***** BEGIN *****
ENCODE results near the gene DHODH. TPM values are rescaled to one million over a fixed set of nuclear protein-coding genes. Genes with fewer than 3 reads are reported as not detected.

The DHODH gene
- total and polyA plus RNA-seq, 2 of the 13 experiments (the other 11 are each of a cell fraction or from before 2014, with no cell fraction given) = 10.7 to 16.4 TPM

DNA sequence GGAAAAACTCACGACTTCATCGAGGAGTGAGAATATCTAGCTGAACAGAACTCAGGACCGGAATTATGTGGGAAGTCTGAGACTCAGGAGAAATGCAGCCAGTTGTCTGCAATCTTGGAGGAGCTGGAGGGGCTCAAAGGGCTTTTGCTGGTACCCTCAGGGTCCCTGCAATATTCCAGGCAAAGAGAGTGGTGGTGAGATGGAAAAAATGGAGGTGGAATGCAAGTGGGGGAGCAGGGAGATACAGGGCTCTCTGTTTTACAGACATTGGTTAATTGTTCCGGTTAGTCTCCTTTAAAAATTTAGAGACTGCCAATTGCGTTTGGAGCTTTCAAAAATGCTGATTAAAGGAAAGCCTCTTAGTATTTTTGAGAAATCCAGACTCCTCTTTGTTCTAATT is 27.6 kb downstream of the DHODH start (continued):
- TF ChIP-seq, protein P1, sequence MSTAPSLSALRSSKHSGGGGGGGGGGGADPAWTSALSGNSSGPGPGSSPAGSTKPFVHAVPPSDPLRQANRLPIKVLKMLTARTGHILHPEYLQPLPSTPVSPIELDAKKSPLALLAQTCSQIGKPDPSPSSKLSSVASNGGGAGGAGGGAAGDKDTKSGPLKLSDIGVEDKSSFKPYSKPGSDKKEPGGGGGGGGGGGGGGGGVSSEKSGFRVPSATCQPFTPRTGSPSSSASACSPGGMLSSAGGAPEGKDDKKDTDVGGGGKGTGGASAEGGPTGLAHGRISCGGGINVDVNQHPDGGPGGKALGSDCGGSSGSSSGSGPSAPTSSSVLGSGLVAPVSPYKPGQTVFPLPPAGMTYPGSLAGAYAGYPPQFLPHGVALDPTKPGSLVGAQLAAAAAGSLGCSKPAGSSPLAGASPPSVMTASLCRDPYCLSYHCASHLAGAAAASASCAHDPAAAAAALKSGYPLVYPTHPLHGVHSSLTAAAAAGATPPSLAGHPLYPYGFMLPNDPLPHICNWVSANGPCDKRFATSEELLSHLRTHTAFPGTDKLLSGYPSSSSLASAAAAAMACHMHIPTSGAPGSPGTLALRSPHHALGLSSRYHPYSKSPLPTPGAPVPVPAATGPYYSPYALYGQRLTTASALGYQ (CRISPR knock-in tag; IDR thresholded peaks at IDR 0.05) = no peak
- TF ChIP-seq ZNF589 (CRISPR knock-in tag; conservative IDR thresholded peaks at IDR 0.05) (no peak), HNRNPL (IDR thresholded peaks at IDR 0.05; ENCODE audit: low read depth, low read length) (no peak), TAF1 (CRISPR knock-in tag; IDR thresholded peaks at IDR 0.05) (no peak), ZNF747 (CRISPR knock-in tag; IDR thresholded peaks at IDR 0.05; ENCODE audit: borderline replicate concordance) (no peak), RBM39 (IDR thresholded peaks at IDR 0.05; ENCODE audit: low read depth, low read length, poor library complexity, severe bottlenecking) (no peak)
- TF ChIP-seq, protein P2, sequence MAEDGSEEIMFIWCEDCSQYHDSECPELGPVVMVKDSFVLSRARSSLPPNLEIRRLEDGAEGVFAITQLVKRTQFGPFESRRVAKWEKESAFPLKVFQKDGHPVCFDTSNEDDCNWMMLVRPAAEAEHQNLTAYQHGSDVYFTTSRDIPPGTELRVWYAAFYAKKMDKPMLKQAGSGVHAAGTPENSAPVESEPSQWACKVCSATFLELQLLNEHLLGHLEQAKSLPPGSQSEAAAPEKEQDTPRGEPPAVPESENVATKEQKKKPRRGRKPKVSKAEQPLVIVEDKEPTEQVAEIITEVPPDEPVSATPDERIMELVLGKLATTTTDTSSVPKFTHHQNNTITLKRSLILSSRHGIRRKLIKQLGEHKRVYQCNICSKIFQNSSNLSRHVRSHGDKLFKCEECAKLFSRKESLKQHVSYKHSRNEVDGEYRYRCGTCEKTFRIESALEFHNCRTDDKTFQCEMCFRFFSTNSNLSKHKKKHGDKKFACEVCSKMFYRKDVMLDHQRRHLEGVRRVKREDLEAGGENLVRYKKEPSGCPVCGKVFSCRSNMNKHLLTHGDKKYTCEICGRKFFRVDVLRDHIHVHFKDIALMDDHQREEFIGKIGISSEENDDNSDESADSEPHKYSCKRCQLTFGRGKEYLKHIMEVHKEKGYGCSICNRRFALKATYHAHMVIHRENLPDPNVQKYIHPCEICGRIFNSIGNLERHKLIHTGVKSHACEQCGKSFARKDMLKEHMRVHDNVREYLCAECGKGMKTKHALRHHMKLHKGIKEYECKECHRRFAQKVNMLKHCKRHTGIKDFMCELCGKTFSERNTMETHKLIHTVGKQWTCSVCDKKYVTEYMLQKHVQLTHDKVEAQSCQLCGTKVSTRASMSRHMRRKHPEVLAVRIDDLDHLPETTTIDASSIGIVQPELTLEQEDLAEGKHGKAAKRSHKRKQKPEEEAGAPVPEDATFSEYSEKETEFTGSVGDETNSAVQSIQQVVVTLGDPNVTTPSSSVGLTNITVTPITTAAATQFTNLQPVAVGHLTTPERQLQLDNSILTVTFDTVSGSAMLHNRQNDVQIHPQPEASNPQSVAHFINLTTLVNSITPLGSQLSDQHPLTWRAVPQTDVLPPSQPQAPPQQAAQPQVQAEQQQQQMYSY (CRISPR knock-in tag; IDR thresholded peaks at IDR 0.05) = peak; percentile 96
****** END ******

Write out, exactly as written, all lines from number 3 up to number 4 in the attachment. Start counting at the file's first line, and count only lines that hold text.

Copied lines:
- total and polyA plus RNA-seq, 2 of the 13 experiments (the other 11 are each of a cell fraction or from before 2014, with no cell fraction given) = 10.7 to 16.4 TPM

DNA sequence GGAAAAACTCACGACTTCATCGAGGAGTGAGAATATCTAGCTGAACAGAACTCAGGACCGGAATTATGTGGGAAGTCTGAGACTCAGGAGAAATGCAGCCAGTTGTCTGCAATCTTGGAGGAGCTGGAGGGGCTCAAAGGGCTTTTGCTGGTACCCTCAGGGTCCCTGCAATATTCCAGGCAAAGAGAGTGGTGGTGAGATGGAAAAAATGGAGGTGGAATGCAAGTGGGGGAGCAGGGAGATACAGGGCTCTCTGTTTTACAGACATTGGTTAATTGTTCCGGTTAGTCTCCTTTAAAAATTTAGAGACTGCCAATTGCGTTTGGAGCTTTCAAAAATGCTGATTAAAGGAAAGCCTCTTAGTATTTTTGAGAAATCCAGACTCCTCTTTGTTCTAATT is 27.6 kb downstream of the DHODH start (continued):